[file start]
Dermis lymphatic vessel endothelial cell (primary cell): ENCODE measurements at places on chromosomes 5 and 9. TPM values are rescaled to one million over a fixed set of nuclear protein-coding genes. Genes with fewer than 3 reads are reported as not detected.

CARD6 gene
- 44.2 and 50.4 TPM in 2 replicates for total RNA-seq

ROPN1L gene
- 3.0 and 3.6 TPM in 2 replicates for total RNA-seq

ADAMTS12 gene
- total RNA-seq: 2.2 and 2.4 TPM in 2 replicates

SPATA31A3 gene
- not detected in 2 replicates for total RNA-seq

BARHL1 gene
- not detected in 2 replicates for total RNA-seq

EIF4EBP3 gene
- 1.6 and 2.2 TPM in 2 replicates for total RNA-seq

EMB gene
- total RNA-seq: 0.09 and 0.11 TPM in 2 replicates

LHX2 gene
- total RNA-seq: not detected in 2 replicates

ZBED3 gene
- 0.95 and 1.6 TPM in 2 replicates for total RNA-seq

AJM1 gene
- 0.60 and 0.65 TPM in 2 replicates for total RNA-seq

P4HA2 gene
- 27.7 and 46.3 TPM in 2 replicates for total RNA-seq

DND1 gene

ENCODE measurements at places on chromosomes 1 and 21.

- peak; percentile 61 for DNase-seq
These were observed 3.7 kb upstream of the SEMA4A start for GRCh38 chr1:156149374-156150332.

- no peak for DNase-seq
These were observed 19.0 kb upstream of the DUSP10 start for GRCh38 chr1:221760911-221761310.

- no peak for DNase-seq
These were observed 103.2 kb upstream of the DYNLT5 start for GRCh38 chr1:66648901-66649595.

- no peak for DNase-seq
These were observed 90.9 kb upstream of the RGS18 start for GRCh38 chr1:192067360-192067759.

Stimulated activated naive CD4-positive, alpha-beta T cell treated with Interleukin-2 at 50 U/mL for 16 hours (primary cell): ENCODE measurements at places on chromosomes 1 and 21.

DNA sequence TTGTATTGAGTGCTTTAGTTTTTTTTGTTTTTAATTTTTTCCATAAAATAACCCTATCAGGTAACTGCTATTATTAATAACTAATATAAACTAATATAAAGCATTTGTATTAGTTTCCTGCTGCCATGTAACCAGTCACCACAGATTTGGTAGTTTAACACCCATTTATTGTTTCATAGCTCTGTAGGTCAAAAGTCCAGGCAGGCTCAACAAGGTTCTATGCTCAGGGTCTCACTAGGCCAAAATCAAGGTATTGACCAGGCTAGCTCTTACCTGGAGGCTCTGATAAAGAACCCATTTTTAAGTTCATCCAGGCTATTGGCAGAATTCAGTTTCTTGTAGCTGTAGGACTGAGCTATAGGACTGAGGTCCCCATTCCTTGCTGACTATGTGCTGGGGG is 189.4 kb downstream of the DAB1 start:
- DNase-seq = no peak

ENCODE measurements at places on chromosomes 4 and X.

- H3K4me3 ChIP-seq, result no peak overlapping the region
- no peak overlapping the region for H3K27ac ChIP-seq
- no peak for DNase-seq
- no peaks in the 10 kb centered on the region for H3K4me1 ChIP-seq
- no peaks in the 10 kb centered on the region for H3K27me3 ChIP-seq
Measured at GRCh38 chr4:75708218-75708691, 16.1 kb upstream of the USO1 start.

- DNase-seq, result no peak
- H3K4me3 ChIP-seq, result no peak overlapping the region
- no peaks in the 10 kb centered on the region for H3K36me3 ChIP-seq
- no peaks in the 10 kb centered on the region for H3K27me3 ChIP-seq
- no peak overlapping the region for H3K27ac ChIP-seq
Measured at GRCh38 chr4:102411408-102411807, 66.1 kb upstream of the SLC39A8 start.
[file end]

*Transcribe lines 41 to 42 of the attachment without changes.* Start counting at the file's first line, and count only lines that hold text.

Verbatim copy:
- no peaks in the 10 kb centered on the region for H3K4me1 ChIP-seq
- no peaks in the 10 kb centered on the region for H3K27me3 ChIP-seq